10A:31-25.14 Family Need Release Plan

(a) A detailed Family Need Release Plan (Form CWR-6 Family Need Release Plan) shall be prepared by the County Work Release Administrator with a copy to the inmate outlining the following:

1. The nature of need;

2. The location of where family need is to be served;

3. The dates and times of leaving and returning to the adult county correctional facility;

4. The times of arrival and departure from the family need site;

5. The mode of transportation; and

6. Other pertinent data including responsibility for paying costs, such as transportation, meals, etc.

10A:31-25.15 Notification to local municipal police departments and/or law enforcement agencies

(a) N.J.S.A. 30:4-91.3 requires that the local municipal police departments be notified by the adult county correctional facility Administrator or designee when the county intends to place an inmate in the respective municipality for the purpose of a visit, study, work or residence.

(b) The local municipal police departments and/or the law enforcement agency responsible for that jurisdiction shall be notified in writing whenever an inmate is being considered for placement into the work release, vocational training release or family care release phase of the Work Release Program.

10A:31-25.16 Custody status

Inmates approved for outside employment, family care or vocational training under a Work Release Program shall be classified as minimum custody and housed separately from other inmates serving terms in ordinary confinement, if possible.

10A:31-25.17 Orientation

(a) When the inmate has been accepted into the Work Release Program and the appropriate applications and plans have been completed, the County Work Release Administrator shall provide an orientation to the inmate.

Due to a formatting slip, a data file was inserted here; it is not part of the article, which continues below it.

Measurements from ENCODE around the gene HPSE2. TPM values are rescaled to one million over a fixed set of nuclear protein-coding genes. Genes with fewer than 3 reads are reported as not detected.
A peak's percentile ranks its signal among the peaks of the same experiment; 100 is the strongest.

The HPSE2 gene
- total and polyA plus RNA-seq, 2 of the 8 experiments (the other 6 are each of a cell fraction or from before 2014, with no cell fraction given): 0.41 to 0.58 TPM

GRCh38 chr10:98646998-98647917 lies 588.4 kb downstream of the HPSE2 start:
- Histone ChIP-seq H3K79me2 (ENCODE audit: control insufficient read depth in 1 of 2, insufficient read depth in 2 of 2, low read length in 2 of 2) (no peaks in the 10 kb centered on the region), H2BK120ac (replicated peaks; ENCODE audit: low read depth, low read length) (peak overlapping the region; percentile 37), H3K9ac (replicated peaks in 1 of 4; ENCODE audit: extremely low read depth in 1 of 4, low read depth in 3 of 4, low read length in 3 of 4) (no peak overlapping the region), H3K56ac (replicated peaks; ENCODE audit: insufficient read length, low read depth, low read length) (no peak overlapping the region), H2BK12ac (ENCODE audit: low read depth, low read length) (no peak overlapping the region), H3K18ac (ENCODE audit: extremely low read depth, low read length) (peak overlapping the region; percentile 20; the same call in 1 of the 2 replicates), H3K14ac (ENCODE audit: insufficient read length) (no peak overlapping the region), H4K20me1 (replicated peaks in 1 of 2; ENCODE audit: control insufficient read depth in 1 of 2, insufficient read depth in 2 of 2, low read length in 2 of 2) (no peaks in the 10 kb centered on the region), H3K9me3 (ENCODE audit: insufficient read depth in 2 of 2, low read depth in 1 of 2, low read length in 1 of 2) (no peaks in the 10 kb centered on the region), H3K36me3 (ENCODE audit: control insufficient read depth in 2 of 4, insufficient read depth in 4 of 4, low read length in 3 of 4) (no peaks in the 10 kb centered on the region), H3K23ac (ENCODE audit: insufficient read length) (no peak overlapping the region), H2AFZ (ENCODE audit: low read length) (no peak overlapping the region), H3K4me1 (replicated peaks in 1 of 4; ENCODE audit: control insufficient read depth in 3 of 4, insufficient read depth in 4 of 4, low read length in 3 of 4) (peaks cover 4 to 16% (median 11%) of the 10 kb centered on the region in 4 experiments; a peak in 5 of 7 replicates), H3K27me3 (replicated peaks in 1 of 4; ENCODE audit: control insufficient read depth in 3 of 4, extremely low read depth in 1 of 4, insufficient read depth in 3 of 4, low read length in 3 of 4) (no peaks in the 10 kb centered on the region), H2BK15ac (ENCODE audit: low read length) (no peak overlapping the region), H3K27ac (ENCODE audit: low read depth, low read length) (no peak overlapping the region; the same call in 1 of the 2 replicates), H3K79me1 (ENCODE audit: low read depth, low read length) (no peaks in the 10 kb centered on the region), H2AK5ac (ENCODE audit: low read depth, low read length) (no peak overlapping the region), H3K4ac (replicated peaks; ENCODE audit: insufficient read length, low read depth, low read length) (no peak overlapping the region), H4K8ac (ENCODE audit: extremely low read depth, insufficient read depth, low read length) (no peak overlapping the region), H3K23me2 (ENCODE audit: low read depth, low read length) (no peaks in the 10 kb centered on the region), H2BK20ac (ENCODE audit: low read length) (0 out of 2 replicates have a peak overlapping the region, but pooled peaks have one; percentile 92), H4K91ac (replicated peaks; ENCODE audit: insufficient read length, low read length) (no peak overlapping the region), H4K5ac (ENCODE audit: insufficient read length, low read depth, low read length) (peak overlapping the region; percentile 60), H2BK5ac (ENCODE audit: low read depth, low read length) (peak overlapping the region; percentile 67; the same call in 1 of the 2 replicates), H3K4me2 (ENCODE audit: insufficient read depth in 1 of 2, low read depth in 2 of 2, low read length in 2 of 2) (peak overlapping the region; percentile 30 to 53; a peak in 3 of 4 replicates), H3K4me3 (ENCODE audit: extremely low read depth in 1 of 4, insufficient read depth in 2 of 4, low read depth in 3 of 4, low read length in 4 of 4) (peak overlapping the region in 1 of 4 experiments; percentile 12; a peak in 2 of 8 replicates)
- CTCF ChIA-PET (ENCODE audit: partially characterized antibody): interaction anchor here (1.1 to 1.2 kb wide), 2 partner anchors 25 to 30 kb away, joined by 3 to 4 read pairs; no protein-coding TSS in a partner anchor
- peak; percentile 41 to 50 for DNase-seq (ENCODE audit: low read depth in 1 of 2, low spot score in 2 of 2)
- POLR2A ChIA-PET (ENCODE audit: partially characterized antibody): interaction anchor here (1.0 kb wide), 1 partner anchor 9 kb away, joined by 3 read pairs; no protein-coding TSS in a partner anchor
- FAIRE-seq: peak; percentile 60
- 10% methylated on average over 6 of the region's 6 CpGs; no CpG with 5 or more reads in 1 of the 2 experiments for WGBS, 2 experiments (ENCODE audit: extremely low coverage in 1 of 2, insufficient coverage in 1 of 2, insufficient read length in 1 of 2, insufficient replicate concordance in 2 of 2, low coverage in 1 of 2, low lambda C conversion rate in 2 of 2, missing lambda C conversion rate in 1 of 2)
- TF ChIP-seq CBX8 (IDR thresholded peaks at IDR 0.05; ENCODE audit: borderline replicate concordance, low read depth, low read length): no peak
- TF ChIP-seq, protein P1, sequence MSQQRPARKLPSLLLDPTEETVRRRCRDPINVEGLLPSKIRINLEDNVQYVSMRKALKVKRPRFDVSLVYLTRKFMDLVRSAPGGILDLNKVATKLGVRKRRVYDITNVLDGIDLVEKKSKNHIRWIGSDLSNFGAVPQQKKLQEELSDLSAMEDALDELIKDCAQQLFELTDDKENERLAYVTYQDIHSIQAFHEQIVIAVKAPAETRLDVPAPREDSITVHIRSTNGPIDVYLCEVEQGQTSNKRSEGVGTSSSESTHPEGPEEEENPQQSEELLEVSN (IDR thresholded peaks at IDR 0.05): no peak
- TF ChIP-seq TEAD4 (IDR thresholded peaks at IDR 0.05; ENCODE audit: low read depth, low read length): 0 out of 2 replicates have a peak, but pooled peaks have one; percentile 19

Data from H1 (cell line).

(b) The orientation shall ensure that the inmate is made aware of and has a clear understanding of the rules, regulations and conditions governing the Work Release Program.

(c) The County Work Release Administrator or designee shall also ensure that the employer is made aware of the rules and regulations and of the employer's responsibilities concerning the Work Release Program.

(d) The County Work Release Administrator shall make periodic evaluations of the extent of family needs and of job and vocational training sites to ensure that the rules and regulations governing the Work Release Program are not being violated.

10A:31-25.18 Review of status and termination

(a) The County Work Release Administrator may hold the inmate in confinement pending judicial review of the inmate's status, when there is cause to believe that the inmate has:

1. Violated the rules of the Work Release Program; or

2. Been charged with the commission of an offense.

(b) The County Work Release Administrator shall submit a written report to the court which will include the reason(s) for holding the inmate in confinement and a request that the court review the inmate's status in the Program.

(c) The County Work Release Administrator shall implement the court's decision.

(d) No inmate may be removed from the Work Release Program without an order from the court authorizing such a removal.

10A:31-25.19 Escape

(a) An inmate shall be deemed an escapee if the inmate:

1. Fails to return to the adult county correctional facility within the prescribed time or has not notified the facility within the one hour grace period that he or she is in the process of returning; or

2. Fails to notify the facility that he or she has been detained (that is, hospitalized, arrested, etc.); or

3. Fails to obtain authorization to leave his or her place of employment.

(b) If the inmate contacts the facility within the one hour grace period and is given a reasonable time limit within which to return to the facility but fails to do so, the inmate shall be declared an escapee if there are no extenuating circumstances or verified legitimate reasons for the inmate's failure to return within the time limit.

(c) In all cases of escape, the County Work Release Administrator shall arrange for immediate notice to the:

1. Adult county correctional facility Administrator;

2. Local police departments (and/or the law enforcement agencies responsible) in the municipality of the adult county correctional facility and in the municipality of the release site;

3. State police; and